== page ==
For twenty-five years, a reclusive American novelist has been writing at the desk she inherited from a young Chilean poet who disappeared at the hands of Pinochet's secret police; one day a girl claiming to be the poet's daughter arrives to take it away, sending the writer's life reeling. Across the ocean, in the leafy suburbs of London, a man caring for his dying wife discovers, among her papers, a lock of hair that unravels a terrible secret. In Jerusalem, an antiques dealer slowly reassembles his father's study, plundered by the Nazis in Budapest in 1944.
Connecting these stories is a desk of many drawers that exerts a power over those who possess it or have given it away. As the narrators of Great House make their confessions, the desk takes on more and more meaning, and comes finally to stand for all that has been taken from them, and all that binds them to what has disappeared.
Great House is a story haunted by questions: What do we pass on to our children and how do they absorb our dreams and losses? How do we respond to disappearance, destruction, and change?
Nicole Krauss has written a soaring, powerful novel about memory struggling to create a meaningful permanence in the face of inevitable loss.
Talk to him.
Your Honor, in the winter of 1972 R and I broke up, or I should
say he broke up with me. His reasons were vague, but the gist was that
he had a secret self, a cowardly, despicable self he could never show
me, and that he needed to go away like a sick animal until he could
improve this self and bring it up to a standard he judged deserving
of company. I argued with him - I'd been his girlfriend for almost
two years, his secrets were my secrets, if there was something cruel
or cowardly in him I of all people would know - but it was useless.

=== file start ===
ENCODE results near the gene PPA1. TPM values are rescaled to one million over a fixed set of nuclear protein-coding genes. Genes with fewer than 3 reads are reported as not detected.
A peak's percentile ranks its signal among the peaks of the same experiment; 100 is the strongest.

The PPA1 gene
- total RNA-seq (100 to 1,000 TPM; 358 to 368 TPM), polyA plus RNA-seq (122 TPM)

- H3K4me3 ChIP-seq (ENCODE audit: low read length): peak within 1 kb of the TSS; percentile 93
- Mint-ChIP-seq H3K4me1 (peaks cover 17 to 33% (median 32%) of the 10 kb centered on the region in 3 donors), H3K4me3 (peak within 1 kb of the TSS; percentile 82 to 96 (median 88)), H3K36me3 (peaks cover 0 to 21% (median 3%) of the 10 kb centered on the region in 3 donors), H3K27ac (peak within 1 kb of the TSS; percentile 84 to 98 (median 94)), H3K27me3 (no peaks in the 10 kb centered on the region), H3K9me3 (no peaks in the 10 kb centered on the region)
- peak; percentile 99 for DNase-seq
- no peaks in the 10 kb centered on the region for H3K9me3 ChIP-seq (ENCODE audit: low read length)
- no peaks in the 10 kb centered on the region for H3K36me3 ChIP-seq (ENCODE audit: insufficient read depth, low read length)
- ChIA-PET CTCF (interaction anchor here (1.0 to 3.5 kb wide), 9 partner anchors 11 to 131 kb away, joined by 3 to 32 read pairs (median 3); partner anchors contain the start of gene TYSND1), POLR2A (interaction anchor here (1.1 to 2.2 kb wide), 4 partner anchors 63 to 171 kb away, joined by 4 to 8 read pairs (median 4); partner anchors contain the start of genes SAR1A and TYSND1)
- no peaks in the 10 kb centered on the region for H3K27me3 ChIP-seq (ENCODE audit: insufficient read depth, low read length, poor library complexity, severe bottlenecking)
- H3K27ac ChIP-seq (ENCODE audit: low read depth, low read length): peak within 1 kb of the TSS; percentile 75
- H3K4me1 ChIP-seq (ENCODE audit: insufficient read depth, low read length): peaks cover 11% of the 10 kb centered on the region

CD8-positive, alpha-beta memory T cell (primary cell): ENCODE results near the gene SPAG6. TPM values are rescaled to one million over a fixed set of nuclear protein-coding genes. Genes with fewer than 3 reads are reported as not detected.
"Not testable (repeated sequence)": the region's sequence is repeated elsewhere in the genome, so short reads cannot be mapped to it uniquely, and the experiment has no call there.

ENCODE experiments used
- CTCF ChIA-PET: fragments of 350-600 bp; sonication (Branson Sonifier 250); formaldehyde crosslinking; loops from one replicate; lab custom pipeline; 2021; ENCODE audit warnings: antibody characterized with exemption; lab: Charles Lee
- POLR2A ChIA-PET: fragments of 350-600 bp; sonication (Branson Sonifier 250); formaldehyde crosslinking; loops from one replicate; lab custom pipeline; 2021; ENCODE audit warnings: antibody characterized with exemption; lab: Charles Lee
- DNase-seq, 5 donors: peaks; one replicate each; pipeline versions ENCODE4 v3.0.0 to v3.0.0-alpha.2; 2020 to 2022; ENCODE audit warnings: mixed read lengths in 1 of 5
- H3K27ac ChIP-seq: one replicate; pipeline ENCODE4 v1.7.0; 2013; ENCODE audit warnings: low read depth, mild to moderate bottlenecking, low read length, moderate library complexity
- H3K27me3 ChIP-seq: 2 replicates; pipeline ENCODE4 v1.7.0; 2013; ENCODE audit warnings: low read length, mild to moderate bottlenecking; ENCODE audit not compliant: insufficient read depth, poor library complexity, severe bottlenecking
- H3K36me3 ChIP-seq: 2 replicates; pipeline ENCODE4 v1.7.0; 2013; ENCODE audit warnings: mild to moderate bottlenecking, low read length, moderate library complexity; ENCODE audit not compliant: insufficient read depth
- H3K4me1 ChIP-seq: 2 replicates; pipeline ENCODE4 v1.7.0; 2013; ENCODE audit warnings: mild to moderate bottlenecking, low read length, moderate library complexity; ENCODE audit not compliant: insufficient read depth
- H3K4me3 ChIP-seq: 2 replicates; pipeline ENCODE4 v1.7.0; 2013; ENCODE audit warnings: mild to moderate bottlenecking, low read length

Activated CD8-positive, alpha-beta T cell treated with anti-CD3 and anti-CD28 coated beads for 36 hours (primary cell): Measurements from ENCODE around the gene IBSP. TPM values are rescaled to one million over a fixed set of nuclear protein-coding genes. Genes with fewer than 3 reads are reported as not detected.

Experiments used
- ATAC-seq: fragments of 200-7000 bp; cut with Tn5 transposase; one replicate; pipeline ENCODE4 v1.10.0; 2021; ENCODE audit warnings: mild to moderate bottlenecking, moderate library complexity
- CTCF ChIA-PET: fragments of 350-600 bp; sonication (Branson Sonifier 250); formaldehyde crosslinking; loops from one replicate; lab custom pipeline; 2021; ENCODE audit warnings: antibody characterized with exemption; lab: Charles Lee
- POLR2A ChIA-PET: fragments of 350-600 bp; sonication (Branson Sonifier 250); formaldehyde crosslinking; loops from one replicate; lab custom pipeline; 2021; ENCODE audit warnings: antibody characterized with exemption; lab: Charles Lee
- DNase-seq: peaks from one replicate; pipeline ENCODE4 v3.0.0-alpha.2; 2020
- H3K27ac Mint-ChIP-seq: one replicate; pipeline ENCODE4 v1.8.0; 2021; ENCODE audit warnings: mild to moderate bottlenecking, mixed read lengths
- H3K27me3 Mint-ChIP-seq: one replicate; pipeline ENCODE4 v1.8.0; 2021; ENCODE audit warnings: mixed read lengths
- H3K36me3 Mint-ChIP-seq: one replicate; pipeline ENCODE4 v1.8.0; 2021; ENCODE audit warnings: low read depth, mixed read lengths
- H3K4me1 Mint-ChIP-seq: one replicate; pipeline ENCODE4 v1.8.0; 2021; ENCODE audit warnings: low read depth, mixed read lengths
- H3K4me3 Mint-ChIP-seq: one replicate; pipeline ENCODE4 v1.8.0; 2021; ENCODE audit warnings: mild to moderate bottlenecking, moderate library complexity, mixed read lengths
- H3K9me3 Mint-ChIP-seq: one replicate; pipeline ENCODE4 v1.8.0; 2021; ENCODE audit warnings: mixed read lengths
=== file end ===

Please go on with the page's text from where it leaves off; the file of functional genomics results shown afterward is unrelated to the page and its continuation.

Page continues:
Three weeks after he'd moved out I got a postcard from him (without
a return address) saying that he felt our decision, as he called it, hard
as it was, had been the right one, and I had to admit to myself that our
relationship was over for good.
Things got worse then for a while before they got better. I won't go into it except to say that I didn't go out, not even to see my grandmother, and I didn't let anyone...
One of the best things about being a BookBrowse book critic is gaining advance notice that a favorite author has written a new book. Which is why, as soon as I learned that Nicole Krauss had a new novel slated for release, I jumped at the opportunity to review it. I have been a fan for a while and couldn't wait to read her latest. She did not disappoint. Great House possesses the same inventive, graceful prose that she's known for.
(Reviewed by Donna Chavez).
Full Review (938 words).
Although Nicole Krauss's three books to date would not be classified as magical realism (a style, according to Wikipedia, wherein, "normal occurrences
are presented in a straightforward manner, which allows the 'real' and the 'fantastic' to be accepted in the same stream of thought") there is in her books an element of the magic that exists in everyday life. These occurrences are no less magical for being easily written off as coincidence, or ascribed to déjà vu or the smallness of the planet.
For example, in The History of Love (2005), Krauss's second novel after Man Walks Into a Room (2002), Leo Gursky, a young Polish man fell in love with a beautiful woman named Alma in the late 1930s. He was so enraptured by her that ...
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